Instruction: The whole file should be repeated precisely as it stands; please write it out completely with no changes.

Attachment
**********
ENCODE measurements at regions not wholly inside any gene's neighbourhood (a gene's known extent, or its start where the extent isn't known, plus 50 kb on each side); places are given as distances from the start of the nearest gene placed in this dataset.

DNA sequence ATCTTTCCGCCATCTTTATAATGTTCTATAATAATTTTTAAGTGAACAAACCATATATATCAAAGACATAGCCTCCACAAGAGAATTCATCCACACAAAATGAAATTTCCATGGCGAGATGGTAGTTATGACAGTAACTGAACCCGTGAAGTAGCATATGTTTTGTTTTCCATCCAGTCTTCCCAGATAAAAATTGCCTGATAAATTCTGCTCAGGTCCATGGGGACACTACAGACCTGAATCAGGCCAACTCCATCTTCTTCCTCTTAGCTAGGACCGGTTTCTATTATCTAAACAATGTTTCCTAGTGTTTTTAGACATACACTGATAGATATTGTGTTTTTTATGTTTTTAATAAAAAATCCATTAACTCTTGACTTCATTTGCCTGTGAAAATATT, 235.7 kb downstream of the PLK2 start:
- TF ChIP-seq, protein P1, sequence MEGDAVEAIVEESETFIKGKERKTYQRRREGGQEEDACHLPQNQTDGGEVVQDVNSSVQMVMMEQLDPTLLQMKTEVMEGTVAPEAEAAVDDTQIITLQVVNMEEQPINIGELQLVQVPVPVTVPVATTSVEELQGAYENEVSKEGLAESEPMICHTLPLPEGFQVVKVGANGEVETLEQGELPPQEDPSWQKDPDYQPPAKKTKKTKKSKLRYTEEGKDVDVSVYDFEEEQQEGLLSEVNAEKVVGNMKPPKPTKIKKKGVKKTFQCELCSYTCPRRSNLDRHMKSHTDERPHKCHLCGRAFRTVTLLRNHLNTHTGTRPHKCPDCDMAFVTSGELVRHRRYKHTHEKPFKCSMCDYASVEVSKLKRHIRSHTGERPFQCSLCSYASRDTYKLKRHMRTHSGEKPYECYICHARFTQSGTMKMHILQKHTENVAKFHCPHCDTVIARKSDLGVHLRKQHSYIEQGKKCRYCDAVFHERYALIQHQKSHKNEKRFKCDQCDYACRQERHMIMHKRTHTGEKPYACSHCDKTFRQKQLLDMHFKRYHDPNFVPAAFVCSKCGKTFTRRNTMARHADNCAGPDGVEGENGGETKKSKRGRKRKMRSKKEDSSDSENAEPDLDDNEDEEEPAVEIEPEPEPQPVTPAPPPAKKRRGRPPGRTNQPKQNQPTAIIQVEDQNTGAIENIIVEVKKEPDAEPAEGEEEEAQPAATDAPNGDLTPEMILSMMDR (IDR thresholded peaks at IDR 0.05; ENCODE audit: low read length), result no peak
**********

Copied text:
ENCODE measurements at regions not wholly inside any gene's neighbourhood (a gene's known extent, or its start where the extent isn't known, plus 50 kb on each side); places are given as distances from the start of the nearest gene placed in this dataset.

DNA sequence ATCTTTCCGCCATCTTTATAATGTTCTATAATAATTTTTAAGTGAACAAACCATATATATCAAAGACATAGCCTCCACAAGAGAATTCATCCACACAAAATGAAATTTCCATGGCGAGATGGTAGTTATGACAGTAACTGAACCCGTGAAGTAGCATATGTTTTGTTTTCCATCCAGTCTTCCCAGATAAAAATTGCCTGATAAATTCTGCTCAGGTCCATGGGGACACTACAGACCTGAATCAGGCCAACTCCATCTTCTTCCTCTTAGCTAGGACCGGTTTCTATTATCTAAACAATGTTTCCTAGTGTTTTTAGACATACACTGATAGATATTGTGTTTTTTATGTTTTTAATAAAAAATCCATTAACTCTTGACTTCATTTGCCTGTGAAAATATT, 235.7 kb downstream of the PLK2 start:
- TF ChIP-seq, protein P1, sequence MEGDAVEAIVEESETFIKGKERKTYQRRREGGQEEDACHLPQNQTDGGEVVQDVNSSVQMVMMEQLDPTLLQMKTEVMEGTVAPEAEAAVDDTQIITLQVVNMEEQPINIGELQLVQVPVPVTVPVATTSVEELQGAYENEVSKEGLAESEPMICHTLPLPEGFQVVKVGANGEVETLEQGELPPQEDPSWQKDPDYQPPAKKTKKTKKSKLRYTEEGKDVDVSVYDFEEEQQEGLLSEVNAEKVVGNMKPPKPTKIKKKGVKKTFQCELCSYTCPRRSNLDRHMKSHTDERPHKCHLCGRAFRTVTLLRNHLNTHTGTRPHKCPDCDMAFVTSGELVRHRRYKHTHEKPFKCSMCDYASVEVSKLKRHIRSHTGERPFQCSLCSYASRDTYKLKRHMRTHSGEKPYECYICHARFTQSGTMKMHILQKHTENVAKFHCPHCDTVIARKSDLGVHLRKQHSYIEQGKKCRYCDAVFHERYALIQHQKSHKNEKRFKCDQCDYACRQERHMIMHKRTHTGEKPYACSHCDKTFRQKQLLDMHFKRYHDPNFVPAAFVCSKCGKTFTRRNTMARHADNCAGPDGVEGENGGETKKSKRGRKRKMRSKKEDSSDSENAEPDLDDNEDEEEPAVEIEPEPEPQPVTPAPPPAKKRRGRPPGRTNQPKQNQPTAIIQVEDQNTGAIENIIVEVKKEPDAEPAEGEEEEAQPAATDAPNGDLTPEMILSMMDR (IDR thresholded peaks at IDR 0.05; ENCODE audit: low read length), result no peak